Broker numbers have decreased dramatically since the advent of the NCCP, but the blood-letting may be far from over.
Fujitsu Australia and New Zealand executive director Martin North has said that the broker numbers rationalisation could be dramatic due to the "new normal" of low credit growth.
“My theory is in Australia, we’ve already seen around 30% exit the market, and there’s probably about that number left to go,” North told Australian Broker.
North pointed to a massive reduction of broker numbers in the UK following the GFC, and forecast that Australia could follow a similar path.
“If you compare the number of brokers to population we have here to the UK, we have twice as many broker numbers as in the UK. In the UK, there was a rationalisation of broker numbers through the GFC, and that has continued since then. The number of brokers there has halved from that lower number,” he said.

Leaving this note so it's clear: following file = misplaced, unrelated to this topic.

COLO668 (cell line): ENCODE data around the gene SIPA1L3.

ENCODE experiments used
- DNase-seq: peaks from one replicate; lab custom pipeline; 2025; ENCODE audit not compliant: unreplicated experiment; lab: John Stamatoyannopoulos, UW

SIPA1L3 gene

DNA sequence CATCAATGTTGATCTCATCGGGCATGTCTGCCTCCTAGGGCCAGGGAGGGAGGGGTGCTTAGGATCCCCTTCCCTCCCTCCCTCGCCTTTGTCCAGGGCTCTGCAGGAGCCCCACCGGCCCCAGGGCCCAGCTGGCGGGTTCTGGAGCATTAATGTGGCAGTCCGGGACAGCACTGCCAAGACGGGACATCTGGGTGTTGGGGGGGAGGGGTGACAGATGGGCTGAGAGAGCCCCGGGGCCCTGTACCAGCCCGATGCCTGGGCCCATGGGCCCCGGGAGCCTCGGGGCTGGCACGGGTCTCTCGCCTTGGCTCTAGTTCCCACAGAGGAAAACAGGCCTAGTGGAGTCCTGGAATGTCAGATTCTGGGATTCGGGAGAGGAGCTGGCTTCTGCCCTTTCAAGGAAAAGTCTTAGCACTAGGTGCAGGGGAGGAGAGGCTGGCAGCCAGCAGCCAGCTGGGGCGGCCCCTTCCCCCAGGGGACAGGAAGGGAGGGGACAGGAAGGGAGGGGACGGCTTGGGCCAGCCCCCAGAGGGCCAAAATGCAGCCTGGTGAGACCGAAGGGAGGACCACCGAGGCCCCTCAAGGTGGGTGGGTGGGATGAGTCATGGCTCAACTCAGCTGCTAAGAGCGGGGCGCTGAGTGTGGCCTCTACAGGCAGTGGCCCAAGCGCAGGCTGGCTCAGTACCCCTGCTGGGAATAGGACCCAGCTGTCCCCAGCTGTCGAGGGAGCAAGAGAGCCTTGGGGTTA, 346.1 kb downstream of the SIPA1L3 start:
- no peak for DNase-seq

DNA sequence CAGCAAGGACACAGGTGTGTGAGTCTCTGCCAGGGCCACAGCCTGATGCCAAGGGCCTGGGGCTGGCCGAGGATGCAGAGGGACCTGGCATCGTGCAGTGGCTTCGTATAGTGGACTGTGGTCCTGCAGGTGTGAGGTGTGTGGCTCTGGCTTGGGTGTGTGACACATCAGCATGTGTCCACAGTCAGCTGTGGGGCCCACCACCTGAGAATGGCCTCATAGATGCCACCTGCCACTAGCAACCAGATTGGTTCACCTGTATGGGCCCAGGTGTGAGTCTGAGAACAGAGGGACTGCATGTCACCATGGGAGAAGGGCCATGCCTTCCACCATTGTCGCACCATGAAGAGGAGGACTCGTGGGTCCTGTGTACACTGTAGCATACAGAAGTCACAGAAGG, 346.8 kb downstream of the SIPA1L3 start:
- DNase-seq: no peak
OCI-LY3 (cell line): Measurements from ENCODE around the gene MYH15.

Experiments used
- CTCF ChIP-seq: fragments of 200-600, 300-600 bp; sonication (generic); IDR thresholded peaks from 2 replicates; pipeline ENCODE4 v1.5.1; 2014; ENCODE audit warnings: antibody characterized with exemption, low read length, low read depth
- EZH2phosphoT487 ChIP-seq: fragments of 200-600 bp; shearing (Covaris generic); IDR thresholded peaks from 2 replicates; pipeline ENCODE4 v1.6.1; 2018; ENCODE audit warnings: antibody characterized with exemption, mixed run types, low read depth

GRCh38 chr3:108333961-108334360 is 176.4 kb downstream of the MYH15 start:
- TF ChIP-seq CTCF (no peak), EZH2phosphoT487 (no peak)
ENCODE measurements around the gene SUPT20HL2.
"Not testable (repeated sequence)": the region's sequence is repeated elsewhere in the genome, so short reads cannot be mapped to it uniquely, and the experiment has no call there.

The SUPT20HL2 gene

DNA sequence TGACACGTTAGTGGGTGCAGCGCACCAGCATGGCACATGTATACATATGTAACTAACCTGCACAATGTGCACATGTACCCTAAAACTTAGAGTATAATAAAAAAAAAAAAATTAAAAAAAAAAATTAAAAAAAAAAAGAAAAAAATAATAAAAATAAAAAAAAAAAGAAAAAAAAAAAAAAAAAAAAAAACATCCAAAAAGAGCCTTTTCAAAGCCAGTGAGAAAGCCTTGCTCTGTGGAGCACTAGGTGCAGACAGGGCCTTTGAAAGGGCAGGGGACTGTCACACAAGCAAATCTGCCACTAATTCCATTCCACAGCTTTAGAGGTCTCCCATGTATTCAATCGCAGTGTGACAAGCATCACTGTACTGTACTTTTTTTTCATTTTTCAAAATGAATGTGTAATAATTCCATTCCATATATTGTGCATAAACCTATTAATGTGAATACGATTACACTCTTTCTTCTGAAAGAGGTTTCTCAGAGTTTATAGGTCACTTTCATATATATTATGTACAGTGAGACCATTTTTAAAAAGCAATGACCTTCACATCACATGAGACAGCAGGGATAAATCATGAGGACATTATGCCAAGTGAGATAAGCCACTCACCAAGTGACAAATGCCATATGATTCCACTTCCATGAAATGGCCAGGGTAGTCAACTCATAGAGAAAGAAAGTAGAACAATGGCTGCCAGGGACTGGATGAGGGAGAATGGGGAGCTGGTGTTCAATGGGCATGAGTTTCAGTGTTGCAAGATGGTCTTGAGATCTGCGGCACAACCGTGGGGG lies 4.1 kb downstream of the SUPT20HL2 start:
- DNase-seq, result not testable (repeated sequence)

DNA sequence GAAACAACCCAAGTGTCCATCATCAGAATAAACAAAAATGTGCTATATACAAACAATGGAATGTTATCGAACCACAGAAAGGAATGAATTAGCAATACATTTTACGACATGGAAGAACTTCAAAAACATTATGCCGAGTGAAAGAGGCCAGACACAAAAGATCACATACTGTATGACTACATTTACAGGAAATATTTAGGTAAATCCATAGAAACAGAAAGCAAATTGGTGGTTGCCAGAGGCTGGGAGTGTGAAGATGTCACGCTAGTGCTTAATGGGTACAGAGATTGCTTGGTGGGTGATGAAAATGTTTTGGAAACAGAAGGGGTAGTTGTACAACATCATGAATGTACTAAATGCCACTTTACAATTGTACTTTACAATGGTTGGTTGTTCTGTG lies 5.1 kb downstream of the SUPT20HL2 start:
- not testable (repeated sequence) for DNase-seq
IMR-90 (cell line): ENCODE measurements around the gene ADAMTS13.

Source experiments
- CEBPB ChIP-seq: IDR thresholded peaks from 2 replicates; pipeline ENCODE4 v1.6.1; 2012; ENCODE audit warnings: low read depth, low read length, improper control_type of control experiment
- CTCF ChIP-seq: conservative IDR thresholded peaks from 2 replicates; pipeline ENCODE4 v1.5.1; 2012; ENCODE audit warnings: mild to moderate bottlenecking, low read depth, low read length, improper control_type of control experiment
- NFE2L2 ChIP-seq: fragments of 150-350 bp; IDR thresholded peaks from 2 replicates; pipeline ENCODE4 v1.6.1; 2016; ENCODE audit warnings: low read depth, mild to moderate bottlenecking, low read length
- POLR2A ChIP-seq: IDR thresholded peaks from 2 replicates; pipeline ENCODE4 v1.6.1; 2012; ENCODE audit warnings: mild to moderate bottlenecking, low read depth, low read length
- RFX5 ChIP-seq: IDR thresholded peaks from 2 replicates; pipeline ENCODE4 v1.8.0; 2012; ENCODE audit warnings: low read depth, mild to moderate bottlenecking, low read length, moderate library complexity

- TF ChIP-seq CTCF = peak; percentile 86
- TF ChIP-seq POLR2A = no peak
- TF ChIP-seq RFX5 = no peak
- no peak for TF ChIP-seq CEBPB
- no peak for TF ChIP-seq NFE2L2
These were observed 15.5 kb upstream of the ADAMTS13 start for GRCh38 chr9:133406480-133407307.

North said the catalyst behind a decline in numbers is the increased cost of doing business. As the cost of compliance comes to bear and mortgage demand continues to suffer, North said more brokers could leave the industry to seek out more profitable pursuits.
“If you look at the commission pools, the commission pools are so much lower than previously because the number of loans written has gone down. At the same time, the costs – and this is partly NCCP and partly the additional obligation placed on brokers by lenders – the costs of writing business and managing business have gone up. In an atmosphere where the pool of commissions is going down and the cost of business is going up, I don’t think we’ve seen the end of the rationalisation,” he said.
However, North argued that the brokers left in the market could see a significant increase in volumes.
“I actually think chances are that total volumes through brokers will continue to grow as new banks enter the market and existing banks try to trim their own costs,” North said.
Industry headcount to dwindle under 'new normal'